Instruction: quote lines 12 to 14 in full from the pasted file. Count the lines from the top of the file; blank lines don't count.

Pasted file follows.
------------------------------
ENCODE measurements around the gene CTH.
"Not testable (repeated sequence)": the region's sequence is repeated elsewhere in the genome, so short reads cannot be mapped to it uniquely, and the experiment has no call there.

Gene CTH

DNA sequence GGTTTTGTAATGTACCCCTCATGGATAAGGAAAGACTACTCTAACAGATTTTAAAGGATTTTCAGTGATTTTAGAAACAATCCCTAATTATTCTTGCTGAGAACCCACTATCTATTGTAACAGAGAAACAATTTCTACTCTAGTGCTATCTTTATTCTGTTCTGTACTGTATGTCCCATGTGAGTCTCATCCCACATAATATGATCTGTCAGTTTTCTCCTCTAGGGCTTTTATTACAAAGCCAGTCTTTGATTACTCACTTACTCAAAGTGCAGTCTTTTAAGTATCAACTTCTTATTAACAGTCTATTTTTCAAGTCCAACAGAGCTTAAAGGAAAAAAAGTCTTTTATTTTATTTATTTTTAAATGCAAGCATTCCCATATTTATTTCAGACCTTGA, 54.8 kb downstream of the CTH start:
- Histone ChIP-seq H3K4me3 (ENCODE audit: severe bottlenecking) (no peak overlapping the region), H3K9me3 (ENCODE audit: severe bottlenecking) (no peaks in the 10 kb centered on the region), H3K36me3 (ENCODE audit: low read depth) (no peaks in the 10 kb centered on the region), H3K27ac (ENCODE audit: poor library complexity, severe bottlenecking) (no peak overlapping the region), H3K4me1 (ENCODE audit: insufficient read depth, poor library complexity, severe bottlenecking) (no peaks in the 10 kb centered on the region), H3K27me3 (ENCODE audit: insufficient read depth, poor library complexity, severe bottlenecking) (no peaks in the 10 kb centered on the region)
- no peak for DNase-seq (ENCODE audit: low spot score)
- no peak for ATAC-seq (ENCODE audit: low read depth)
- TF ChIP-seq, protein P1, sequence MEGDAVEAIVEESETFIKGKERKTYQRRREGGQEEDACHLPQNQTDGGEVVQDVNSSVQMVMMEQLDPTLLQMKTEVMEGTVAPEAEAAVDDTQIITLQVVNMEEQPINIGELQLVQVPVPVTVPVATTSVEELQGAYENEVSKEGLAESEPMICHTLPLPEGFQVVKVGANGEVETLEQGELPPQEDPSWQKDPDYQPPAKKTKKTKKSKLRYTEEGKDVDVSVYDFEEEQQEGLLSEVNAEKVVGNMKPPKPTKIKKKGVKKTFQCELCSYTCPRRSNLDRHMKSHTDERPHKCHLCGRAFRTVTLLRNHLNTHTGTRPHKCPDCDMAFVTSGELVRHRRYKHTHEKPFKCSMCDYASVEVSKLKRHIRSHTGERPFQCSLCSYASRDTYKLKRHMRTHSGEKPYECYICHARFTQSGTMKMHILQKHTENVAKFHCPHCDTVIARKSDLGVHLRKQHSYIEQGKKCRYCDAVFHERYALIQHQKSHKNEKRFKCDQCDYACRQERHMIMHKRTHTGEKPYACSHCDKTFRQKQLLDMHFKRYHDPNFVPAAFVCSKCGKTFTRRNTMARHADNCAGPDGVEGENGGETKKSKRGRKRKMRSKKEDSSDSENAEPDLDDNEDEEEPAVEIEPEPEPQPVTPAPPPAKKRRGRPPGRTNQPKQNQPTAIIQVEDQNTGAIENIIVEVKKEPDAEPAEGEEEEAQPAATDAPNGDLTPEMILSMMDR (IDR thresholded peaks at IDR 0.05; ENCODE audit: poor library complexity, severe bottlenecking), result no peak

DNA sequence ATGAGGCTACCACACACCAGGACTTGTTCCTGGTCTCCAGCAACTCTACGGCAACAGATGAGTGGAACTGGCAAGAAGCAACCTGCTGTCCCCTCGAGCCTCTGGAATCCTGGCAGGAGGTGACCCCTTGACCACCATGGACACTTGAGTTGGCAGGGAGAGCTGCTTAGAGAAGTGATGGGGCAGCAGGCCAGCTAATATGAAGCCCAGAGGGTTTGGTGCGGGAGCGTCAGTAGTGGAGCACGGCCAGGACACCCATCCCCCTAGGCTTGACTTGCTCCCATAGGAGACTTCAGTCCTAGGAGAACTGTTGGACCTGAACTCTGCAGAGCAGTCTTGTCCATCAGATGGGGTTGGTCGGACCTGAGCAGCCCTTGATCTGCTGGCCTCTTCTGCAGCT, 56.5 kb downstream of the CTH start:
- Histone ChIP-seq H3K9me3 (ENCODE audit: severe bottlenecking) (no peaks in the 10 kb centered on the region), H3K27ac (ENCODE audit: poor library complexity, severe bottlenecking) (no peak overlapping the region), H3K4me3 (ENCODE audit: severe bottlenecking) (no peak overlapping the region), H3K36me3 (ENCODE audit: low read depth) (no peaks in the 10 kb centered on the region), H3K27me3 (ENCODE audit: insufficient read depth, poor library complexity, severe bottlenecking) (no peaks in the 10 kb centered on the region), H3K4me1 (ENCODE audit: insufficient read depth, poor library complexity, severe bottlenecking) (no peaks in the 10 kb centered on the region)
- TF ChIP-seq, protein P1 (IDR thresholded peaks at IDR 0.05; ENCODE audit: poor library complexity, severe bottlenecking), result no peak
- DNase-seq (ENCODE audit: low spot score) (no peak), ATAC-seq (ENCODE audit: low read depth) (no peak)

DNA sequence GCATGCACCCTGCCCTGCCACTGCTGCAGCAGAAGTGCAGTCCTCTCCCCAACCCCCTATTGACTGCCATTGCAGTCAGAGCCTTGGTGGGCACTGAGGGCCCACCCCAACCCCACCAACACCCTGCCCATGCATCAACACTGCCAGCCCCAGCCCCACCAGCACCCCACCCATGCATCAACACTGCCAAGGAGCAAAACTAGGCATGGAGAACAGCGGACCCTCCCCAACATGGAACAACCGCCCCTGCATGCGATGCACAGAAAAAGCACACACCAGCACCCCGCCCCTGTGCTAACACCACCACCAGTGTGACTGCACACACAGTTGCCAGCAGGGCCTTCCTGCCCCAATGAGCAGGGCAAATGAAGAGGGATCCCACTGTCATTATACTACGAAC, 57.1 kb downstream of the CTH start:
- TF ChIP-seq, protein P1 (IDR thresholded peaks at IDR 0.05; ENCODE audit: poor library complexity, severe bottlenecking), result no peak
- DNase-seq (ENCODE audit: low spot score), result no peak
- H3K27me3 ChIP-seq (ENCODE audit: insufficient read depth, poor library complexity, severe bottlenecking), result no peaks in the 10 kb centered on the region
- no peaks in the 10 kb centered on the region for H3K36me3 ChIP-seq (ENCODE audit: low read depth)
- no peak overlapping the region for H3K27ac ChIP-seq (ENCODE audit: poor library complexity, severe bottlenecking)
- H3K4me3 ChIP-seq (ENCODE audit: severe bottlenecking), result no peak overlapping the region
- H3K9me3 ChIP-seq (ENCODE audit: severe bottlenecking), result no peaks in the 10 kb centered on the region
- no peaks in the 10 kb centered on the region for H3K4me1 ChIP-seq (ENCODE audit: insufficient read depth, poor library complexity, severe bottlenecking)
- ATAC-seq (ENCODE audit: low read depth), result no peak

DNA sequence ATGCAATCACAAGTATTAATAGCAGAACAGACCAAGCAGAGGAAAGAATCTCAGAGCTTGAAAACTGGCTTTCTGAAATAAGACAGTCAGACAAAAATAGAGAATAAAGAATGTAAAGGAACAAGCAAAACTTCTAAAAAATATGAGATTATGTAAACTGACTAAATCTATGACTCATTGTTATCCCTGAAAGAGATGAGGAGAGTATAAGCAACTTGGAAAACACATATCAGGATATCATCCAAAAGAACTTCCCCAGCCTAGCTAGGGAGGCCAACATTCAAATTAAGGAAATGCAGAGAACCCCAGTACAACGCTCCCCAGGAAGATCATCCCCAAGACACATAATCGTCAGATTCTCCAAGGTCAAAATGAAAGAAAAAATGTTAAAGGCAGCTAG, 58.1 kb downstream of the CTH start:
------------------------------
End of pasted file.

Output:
- DNase-seq (ENCODE audit: low spot score) (no peak), ATAC-seq (ENCODE audit: low read depth) (no peak)

DNA sequence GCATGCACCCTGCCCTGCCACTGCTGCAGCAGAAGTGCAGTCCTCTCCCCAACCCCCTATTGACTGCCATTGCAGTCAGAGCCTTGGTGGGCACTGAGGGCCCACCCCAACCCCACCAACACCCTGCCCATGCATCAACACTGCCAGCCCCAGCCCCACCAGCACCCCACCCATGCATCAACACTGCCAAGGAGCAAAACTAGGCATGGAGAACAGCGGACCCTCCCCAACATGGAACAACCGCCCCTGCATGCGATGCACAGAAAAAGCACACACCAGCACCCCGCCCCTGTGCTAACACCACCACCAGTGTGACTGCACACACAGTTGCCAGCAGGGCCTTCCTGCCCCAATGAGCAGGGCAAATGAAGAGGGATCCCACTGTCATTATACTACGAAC, 57.1 kb downstream of the CTH start:
- TF ChIP-seq, protein P1 (IDR thresholded peaks at IDR 0.05; ENCODE audit: poor library complexity, severe bottlenecking), result no peak